Why You Should Submit to CHROMA, Pace’s Literary and Arts Magazine

Wesley Brown

A couple weeks ago on a friday afternoon, I attended a “Hike and Write,” one of many events hosted by Pace’s CHROMA magazine. 

“We are the literary and arts magazine of Pace…if you are interested in reading, writing, art – anything creative – we are the place for you.”

Nicolina Barone at the head of the trail, bunny-eared by fellow hiker Darius Tiru. Photo by Wesley Brown

That’s what President and Managing Editor of CHROMA Nicolina Barone said to me as we set off on a hike with about fifteen others through the woodland trails cresting the hills above campus. As we walked, we talked and I got to know more about her involvement in CHROMA.

“My goal this year as president is to truly put CHROMA on the map… as a student, it’s not that common to hear of your work getting published. It usually requires a great deal of effort,” Barone told me on the trail. 

“What CHROMA tries to do is give everyone an outlet and a voice… since the beginning of the semester we have doubled the number of members we began with just in the [first] two weeks”

Just as she finished saying this, I tripped on a rock on the trail. 

‘That was Scary,” She said

It sure was. If I hadn’t regained my footing, my camera would have broken my fall. 

I looked around and noticed that the group had stopped. English Professor Dr. Jane Collins, leading the hike, was identifying the pattern of mushroom growth on a tree near the trail. Earlier on, hike-and-writer Anthony Moretto noticed how the beehive boxes by the farm were beginning to repopulate after being wiped out a few years prior.

“I’ve been all through these parts of the woods… looking for deer antlers in the late winter when they fall off,” Moretto said as we walked together. 

Photo By Anthony Moretto

Later on during the hike, he saw a deer in the distance, he mimicked a doe’s bleat to get its attention. It looked our way, and in the stillness, I took its photo (which you’ll be able to see published in the next edition of CHROMA) and then it trotted off.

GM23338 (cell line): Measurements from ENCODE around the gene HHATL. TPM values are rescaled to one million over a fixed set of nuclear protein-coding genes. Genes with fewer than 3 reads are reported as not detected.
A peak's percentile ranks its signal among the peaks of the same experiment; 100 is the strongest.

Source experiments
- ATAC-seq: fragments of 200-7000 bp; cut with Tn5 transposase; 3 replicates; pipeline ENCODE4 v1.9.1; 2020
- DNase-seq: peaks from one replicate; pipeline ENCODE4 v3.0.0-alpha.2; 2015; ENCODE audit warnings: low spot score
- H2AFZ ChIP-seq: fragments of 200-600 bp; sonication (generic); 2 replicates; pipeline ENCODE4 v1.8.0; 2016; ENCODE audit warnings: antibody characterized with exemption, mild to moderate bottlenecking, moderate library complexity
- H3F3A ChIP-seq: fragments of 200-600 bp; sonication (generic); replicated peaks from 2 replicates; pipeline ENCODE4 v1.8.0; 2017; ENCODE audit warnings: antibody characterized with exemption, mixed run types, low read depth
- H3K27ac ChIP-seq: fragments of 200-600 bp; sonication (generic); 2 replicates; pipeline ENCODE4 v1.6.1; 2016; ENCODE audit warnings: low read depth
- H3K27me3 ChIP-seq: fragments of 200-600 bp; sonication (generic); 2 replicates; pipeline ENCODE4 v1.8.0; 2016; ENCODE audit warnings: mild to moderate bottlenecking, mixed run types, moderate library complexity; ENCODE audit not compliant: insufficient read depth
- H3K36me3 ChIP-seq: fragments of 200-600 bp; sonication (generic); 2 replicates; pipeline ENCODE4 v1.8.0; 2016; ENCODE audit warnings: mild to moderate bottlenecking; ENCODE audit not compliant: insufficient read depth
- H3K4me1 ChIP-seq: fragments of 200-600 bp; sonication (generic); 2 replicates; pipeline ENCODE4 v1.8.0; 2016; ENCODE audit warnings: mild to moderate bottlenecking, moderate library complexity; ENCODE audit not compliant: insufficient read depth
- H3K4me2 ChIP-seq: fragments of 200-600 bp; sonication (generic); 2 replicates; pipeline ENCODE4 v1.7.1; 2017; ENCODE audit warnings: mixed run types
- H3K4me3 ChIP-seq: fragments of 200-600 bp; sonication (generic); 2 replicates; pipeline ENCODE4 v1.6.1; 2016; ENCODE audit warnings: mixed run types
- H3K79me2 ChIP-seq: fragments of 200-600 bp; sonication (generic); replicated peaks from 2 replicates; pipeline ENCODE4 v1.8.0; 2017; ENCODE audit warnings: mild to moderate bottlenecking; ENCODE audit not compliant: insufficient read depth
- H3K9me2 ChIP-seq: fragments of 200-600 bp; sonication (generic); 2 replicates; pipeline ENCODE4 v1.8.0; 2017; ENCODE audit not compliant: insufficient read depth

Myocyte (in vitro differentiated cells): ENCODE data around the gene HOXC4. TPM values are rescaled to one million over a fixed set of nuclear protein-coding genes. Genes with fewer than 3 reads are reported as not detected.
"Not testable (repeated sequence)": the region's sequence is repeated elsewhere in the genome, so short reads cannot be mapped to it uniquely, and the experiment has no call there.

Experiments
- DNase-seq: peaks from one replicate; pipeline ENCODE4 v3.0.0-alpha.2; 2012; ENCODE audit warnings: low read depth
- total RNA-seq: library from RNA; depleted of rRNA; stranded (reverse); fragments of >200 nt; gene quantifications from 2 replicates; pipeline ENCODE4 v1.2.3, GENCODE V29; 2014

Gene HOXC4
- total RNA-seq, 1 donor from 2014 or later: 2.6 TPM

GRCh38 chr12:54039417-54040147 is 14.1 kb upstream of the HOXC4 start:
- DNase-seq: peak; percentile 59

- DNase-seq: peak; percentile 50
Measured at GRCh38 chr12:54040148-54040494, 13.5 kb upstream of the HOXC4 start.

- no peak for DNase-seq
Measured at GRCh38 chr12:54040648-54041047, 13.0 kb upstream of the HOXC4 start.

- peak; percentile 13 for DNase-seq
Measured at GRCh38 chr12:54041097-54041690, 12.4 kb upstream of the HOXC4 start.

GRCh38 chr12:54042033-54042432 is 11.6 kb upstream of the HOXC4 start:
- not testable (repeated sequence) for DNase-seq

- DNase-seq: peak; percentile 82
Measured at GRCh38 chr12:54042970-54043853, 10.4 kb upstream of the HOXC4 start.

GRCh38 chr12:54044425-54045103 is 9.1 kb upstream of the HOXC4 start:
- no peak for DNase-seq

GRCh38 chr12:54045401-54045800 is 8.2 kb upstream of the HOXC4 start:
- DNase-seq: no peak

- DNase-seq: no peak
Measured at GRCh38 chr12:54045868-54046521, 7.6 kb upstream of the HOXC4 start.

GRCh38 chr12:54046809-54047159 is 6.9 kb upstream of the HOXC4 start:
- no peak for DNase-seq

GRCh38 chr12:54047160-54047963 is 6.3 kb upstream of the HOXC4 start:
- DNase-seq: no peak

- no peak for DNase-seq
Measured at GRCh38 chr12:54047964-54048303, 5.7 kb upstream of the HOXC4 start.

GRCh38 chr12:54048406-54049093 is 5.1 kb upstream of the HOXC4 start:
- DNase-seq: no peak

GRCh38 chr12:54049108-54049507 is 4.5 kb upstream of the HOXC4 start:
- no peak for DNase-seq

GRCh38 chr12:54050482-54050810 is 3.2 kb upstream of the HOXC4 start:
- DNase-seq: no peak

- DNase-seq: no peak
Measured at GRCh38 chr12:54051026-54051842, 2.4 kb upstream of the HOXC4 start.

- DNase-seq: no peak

“I’ve seen all of this but… you know, the beautiful thing about it is that it never loses its awe. It’s about the same every time.”

I took Moretto’s words as inspiration as our group gathered under the environmental pavilion near the farm to write. We spent time generating haikus and poems based on the experience we had.

When everyone was finished, students read their writing aloud to the group. All writing samples collected from that day are being compiled in one piece of collective writing that will be published in the next edition of CHROMA. 

“Anyone, not just our members, is able to submit to our journal,“ Nicolina Barone told me. 

I was actually encouraged by Nicolina to submit to the journal in the past, and from the submission process to see my work published, I enjoyed the experience and will submit again this year. 

Dr. Collins and Anthony talking on the trail. Photo by Wesley Brown

“A lot of people have expressed concern that they don’t think that they’re going to be the next Hemingway or Picasso and they don’t want to submit due to that… we are really trying to enforce the idea that we don’t care if you’re good or even great at anything. If this is something you like – if this is a passion of yours – we want you in the club, and we want to create a really close-knit community to inspire and help each other for the future,” Barone said.

To submit or find more information about CHROMA magazine and future events, go to chroma.pace.edu or follow their Instagram @chroma.pace. Submissions for the journal are open from October 1st to November 1st at 11:59 PM.